Washington D.C.-September 5, 2012
A number of veterans from across the board have been occupying Freedom Plaza for over a year now in anticipation of this day; today they will march on the Veterans Affairs office in Washington, D.C.
In order to speak with representatives about various key issues needing addressing in the veteran community, including suicide, homelessness rates among veterans, standard of living increases for veterans, and cutting the red tape on claims and answering V.A. claims in a timely fashion. The original plan was for a twenty-four hour occupation in front of the V.A. Office at 810 Vermont Avenue.
When we got to the V.A. Office, a short walk from Freedom Plaza to just across from McPherson Square (the site of another occupation), many of the veterans spoke about the issues near and dear to them.
Don't tread on us! by Cory V. Clark
Many of them are angry at the lies they were told when they joined, while in service and after they were discharged.
"Veterans are suckered into wars for greed and profit, then have to fumble through the maze of paperwork to file claims," said Bill Perry, a Vietnam Veteran. "They've used us and abused us and these kids like an old condom, then threw us all away."
"No one knew about Post Traumatic Stress Disorder back in my war, so they self medicated; the V.A. won't look at your claims if you've self medicated. This is unacceptable," said Perry.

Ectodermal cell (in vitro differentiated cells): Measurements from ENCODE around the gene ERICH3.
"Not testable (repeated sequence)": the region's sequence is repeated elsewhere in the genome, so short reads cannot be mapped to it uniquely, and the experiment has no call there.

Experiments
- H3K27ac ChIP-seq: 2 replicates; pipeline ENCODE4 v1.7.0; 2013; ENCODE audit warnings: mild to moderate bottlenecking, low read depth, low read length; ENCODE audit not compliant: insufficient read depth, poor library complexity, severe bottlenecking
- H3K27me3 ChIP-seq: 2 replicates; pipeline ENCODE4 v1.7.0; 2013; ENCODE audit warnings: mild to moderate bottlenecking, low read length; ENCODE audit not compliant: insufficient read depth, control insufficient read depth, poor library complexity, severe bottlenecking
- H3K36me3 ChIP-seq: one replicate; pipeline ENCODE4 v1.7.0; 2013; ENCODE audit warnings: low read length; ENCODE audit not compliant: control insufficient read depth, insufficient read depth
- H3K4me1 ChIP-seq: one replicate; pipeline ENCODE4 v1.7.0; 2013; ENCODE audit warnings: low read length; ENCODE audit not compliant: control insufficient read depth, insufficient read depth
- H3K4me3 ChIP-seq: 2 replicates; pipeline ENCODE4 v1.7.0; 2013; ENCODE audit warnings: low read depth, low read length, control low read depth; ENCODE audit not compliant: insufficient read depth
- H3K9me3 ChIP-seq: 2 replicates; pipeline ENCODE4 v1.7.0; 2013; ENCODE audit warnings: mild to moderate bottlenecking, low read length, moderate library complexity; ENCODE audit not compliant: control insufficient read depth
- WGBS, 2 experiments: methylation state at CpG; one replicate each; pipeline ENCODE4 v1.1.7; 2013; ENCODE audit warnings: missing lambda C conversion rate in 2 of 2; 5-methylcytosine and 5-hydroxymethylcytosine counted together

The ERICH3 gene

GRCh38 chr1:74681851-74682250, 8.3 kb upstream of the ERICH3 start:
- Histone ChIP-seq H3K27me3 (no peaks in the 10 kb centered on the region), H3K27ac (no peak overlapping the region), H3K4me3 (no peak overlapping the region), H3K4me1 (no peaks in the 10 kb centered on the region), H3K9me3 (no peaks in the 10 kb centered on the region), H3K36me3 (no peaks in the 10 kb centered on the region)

After Bill finished a mysterious masked young masked veteran of four combat tours came out to speak. "They are not taking care of our pain; more soldiers have killed themselves than died in the war."
"Everyone who was involved with 9/11 is either dead or has been captured. We looked around and asked ourselves, 'So do we pack up? Is it time to do inventory? Yet a year later, there we still are.'"
The speeches continued for some time with veteran after veteran pouring out his soul, telling of the anguish over every veteran who has ever been murdered by his government with his own hand, for the profit of the few at the suffering of the many.
One of the signs read, "Don't send us if you can't afford us when we come home."
"All these kids are coming home and killing themselves. At my V.A. in Wilkes-Barre there are just two suicide coordinators," said Pat, a Navy Veteran from the Vietnam era.
"It took them thirty-seven years to get me my medical," said Frosty a 58-year-old Army veteran. "We'd like to see congress hold an emergency session on the suicide rates of veterans. Congress just shot down a cost of living increase and a veterans jobs bill."
"I look at it this way: if another country came here and set up shop we'd be pissed, so why do we go over to other countries, set up shop and not expect them to get pissed off at us?" said Frosty.
The men who spoke were not just speaking to themselves or the people who were watching on the various livestream channels, but to the V.A. employees and passersby walking in an out of the offices.